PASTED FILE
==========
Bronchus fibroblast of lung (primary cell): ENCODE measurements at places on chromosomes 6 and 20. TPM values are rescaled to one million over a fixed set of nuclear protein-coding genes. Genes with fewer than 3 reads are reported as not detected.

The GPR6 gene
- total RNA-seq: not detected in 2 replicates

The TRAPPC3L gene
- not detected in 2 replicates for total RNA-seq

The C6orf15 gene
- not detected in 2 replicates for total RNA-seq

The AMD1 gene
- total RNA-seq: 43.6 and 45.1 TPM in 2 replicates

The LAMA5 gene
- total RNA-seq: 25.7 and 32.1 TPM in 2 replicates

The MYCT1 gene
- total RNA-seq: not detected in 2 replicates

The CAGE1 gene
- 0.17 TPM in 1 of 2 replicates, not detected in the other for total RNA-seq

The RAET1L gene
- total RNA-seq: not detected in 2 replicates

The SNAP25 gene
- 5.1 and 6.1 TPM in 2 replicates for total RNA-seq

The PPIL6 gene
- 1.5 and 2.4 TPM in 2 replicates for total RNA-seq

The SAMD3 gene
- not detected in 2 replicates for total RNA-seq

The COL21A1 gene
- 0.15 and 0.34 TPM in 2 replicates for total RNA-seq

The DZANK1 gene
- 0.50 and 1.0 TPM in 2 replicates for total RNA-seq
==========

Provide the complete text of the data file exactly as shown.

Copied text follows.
Bronchus fibroblast of lung (primary cell): ENCODE measurements at places on chromosomes 6 and 20. TPM values are rescaled to one million over a fixed set of nuclear protein-coding genes. Genes with fewer than 3 reads are reported as not detected.

The GPR6 gene
- total RNA-seq: not detected in 2 replicates

The TRAPPC3L gene
- not detected in 2 replicates for total RNA-seq

The C6orf15 gene
- not detected in 2 replicates for total RNA-seq

The AMD1 gene
- total RNA-seq: 43.6 and 45.1 TPM in 2 replicates

The LAMA5 gene
- total RNA-seq: 25.7 and 32.1 TPM in 2 replicates

The MYCT1 gene
- total RNA-seq: not detected in 2 replicates

The CAGE1 gene
- 0.17 TPM in 1 of 2 replicates, not detected in the other for total RNA-seq

The RAET1L gene
- total RNA-seq: not detected in 2 replicates

The SNAP25 gene
- 5.1 and 6.1 TPM in 2 replicates for total RNA-seq

The PPIL6 gene
- 1.5 and 2.4 TPM in 2 replicates for total RNA-seq

The SAMD3 gene
- not detected in 2 replicates for total RNA-seq

The COL21A1 gene
- 0.15 and 0.34 TPM in 2 replicates for total RNA-seq

The DZANK1 gene
- 0.50 and 1.0 TPM in 2 replicates for total RNA-seq